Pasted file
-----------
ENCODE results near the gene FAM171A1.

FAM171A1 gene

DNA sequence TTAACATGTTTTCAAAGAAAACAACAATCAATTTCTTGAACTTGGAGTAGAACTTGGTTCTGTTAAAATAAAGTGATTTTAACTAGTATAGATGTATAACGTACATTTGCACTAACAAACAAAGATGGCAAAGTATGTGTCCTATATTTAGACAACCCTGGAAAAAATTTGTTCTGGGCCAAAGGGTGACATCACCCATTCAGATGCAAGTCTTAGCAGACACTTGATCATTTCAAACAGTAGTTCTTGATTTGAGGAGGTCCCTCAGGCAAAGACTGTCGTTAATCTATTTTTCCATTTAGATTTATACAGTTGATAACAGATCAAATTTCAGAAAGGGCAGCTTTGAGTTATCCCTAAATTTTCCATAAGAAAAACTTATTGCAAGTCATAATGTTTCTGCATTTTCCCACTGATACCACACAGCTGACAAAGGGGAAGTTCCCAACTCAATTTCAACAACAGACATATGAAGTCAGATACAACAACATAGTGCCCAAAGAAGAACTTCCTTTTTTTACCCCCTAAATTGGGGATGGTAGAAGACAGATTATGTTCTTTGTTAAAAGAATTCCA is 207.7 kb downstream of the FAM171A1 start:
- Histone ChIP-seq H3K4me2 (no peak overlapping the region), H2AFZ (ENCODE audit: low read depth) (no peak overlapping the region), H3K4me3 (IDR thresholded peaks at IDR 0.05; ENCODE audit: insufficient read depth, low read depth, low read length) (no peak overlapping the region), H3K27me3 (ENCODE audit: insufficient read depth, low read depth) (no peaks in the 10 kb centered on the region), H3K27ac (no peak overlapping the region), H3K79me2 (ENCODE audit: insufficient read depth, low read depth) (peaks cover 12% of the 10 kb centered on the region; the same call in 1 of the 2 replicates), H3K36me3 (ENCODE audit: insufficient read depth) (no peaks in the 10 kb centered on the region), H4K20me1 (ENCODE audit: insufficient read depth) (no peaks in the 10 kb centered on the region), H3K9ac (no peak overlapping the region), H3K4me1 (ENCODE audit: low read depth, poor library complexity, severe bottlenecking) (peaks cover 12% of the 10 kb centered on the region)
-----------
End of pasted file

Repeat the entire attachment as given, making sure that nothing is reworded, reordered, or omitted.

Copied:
ENCODE results near the gene FAM171A1.

FAM171A1 gene

DNA sequence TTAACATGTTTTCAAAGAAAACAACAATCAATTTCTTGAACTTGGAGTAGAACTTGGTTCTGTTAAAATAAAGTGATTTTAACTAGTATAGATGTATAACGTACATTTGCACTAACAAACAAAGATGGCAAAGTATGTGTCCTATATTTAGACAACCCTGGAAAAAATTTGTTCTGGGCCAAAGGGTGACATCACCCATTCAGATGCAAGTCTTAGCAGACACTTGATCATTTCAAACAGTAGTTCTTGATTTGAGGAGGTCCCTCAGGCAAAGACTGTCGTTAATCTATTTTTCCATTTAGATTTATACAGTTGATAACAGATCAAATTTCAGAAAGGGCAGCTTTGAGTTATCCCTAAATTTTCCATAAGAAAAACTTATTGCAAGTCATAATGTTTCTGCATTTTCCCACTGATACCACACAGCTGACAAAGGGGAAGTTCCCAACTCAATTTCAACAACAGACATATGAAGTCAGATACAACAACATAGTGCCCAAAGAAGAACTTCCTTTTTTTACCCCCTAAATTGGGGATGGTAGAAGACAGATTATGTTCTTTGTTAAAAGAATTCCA is 207.7 kb downstream of the FAM171A1 start:
- Histone ChIP-seq H3K4me2 (no peak overlapping the region), H2AFZ (ENCODE audit: low read depth) (no peak overlapping the region), H3K4me3 (IDR thresholded peaks at IDR 0.05; ENCODE audit: insufficient read depth, low read depth, low read length) (no peak overlapping the region), H3K27me3 (ENCODE audit: insufficient read depth, low read depth) (no peaks in the 10 kb centered on the region), H3K27ac (no peak overlapping the region), H3K79me2 (ENCODE audit: insufficient read depth, low read depth) (peaks cover 12% of the 10 kb centered on the region; the same call in 1 of the 2 replicates), H3K36me3 (ENCODE audit: insufficient read depth) (no peaks in the 10 kb centered on the region), H4K20me1 (ENCODE audit: insufficient read depth) (no peaks in the 10 kb centered on the region), H3K9ac (no peak overlapping the region), H3K4me1 (ENCODE audit: low read depth, poor library complexity, severe bottlenecking) (peaks cover 12% of the 10 kb centered on the region)